Anchored by Jake Tapper, The Lead airs at 4 p.m. ET on CNN.
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The marathon terror attack is underscoring the danger of IEDs within our shores. These bombs are cheap to make, and hard to find. They can cause mass casualties in a large crowd, and kill in shocking fashion.
IEDs, or improvised explosive devices, are the legacy of the war on terror. IEDs have wreaked havoc on U.S. forces in Iraq and Afghanistan, easily tearing through heavy metal, and in Afghanistan amounting to half of all U.S. forces' deaths.
But with the devastating bombing at the Boston Marathon, the threat our troops face overseas has entered the home front.
It's unclear at this point if and when a suspect, or suspects, will be arrested and brought to court, but lots of questions remain over how that process would work. It would be a high profile case, with many difficulties.
"The collection of evidence, it sounds very interesting on TV, but trying to translate that and convert that to admissible evidence into a courtroom can be quite challenging," said former U.S. Attorney David Kelley. Kelley prosecuted the 1993 World Trade Center bomber, and acted as co-lead prosecutor of American Taliban John Walker Lindh.
It's possible the suspects of the Boston bombings are not American citizens.
"If the person is apprehended here, whether a U.S. citizen or not, they're going to be treated under the U.S. federal criminal law," says Kelley.
"It becomes challenging if the suspect has left the country," added Kelley. If that is the case, officials officials would have to follow the different extradition treaties in order to apprehend the suspect and bring him or her back to the U.S.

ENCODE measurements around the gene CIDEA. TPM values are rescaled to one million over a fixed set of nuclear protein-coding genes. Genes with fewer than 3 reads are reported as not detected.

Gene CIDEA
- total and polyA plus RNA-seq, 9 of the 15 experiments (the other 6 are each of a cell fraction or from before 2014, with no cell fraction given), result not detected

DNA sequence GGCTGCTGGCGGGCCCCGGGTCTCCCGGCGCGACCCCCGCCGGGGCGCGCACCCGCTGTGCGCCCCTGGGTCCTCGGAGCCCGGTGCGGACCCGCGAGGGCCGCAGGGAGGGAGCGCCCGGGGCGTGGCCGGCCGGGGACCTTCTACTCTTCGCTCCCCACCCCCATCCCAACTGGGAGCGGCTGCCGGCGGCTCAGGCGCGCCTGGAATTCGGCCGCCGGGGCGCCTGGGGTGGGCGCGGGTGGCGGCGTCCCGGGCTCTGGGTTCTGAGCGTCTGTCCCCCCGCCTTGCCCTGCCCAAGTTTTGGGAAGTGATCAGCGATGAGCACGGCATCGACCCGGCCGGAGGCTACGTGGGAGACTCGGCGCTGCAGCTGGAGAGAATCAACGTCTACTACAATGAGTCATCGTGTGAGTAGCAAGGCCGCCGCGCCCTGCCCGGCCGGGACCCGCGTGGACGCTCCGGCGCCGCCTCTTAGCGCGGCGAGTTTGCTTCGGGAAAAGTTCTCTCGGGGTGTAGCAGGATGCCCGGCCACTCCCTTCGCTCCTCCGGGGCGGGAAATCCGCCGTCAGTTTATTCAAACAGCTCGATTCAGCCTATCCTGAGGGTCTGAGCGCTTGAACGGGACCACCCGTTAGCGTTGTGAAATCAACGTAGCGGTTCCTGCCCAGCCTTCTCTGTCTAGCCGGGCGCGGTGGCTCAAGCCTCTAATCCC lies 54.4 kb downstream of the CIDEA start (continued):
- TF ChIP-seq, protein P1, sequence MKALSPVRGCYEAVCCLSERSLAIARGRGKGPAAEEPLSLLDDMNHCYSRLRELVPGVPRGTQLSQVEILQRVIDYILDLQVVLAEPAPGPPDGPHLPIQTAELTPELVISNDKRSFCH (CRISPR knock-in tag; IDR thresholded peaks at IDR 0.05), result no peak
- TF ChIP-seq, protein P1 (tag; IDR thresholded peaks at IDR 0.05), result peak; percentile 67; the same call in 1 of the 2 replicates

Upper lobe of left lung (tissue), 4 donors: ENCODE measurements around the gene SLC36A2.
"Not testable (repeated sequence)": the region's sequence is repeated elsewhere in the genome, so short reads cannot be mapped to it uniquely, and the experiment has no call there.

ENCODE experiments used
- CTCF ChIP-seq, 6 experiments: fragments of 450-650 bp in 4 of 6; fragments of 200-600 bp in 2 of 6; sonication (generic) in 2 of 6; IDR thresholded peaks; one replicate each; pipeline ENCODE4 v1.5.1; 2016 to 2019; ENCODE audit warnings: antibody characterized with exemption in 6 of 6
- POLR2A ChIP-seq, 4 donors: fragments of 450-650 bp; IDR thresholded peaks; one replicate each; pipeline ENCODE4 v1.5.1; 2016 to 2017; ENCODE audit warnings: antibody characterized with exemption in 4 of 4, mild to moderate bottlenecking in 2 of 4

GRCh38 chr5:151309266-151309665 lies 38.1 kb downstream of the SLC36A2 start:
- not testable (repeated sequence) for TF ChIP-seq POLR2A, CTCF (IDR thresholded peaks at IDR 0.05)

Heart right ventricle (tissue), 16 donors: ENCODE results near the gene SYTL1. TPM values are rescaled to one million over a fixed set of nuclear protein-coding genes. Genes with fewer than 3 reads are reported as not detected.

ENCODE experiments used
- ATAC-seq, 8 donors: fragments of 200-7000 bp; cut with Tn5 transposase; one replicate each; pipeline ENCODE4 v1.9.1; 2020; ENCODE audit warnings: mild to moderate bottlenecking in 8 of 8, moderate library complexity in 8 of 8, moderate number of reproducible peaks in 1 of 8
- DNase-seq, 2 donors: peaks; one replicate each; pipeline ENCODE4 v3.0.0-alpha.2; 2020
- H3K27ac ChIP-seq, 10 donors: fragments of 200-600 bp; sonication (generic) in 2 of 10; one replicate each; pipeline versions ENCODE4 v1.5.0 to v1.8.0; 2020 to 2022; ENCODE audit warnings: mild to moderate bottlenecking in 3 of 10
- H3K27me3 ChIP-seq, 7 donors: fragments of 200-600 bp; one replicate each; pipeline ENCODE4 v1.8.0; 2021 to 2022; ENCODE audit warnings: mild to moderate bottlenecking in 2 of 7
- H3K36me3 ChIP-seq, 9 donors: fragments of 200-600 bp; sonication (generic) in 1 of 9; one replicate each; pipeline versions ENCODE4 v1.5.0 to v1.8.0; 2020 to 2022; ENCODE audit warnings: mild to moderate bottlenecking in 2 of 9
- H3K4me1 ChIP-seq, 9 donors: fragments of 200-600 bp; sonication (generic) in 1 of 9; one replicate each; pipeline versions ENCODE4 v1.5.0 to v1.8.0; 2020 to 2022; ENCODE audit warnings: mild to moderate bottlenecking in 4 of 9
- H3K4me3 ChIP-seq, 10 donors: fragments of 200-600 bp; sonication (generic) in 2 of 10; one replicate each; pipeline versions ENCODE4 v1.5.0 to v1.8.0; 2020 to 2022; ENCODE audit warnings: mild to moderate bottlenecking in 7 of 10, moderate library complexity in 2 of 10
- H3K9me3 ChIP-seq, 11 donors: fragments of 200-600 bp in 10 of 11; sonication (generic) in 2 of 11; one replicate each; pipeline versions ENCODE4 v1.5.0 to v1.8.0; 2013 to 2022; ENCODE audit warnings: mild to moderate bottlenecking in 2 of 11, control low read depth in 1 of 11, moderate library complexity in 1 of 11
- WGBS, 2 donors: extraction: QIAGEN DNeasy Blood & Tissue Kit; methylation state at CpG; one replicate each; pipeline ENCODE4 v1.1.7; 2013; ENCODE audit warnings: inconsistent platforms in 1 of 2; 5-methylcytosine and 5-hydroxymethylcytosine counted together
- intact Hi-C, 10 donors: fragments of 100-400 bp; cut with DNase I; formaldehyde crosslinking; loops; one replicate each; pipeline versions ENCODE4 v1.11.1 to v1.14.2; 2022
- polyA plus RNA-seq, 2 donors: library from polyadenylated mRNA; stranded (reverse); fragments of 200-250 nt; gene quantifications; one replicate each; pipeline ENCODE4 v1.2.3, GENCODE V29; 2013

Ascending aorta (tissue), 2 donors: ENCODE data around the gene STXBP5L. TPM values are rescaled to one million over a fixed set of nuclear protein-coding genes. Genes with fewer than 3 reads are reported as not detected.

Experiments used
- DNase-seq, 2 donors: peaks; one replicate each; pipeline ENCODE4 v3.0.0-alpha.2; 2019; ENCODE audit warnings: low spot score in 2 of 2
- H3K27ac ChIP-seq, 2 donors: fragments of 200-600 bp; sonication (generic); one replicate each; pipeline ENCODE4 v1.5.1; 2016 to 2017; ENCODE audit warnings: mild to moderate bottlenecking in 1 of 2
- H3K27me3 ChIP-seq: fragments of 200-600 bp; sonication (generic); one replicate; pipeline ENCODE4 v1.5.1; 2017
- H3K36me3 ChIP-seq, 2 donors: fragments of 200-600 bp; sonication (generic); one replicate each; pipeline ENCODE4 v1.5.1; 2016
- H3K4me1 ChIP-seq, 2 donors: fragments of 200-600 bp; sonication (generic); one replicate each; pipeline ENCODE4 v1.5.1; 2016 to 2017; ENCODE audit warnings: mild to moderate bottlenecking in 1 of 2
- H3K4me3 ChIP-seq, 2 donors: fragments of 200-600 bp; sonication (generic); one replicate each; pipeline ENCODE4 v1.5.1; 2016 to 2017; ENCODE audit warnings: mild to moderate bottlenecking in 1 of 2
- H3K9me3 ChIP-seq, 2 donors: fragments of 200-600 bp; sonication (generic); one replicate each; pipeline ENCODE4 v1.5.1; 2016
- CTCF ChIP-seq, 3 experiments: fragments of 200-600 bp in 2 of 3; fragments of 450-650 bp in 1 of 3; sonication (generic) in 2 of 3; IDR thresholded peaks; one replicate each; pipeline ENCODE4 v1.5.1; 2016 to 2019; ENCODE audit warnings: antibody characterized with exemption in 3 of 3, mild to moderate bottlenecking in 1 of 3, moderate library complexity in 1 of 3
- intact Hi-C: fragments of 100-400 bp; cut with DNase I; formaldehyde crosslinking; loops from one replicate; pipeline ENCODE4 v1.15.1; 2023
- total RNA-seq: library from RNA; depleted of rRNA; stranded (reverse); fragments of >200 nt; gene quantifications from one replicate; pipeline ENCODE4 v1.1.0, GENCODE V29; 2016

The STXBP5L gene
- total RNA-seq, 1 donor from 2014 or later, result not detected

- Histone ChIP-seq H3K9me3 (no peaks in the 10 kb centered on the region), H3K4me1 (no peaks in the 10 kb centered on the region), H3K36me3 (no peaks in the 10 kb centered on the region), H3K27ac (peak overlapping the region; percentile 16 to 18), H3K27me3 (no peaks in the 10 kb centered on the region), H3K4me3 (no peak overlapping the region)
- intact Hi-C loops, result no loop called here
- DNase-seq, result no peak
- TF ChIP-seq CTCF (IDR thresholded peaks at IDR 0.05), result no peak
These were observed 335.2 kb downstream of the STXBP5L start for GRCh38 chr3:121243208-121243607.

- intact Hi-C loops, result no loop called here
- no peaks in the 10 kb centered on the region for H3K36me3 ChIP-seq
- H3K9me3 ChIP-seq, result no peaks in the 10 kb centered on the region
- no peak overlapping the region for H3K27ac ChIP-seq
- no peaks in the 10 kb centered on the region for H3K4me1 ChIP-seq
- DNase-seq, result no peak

From Pennsylvania Avenue, to public events around the country, there is a heightened sense of vigilance in the wake of the Boston bombings. There are more events scheduled in the near future that will again bring out huge crowds, like the Kentucky Derby, the Oklahoma City Memorial Marathon, and the Indy 500.
"You can reduce the risk of an incident, but you cannot create a fail-safe environment, certainly not along a 26-mile plus path that goes through commercial, residential areas," says Tom Ridge, former Secretary of Homeland Security and Governor of Pennsylvania.
By Sherisse Pham
Moms are making their mark in the nation's gun debate.
Moms Demand Action for Gun Sense in America, a group formed in response to the Connecticut school massacre, released a series of blunt ads this week that questioned what it calls lax U.S. gun laws.
A featured spot shows two little girls. One holding a large assault weapon and the other holding a copy of "Little Red Riding Hood." The text above the two girls reads, "One child is holding something that's been banned in America to protect them. Guess which one."
Two other ads in the series feature one child holding a Kinder egg next to a child holding a big gun, and one holding a dodge ball next to a child holding the same gun.
"These ads really point out the absurdity of how lax, and how weak our gun laws have become at a federal and state level in this country," said Shannon Watts, the group's founder.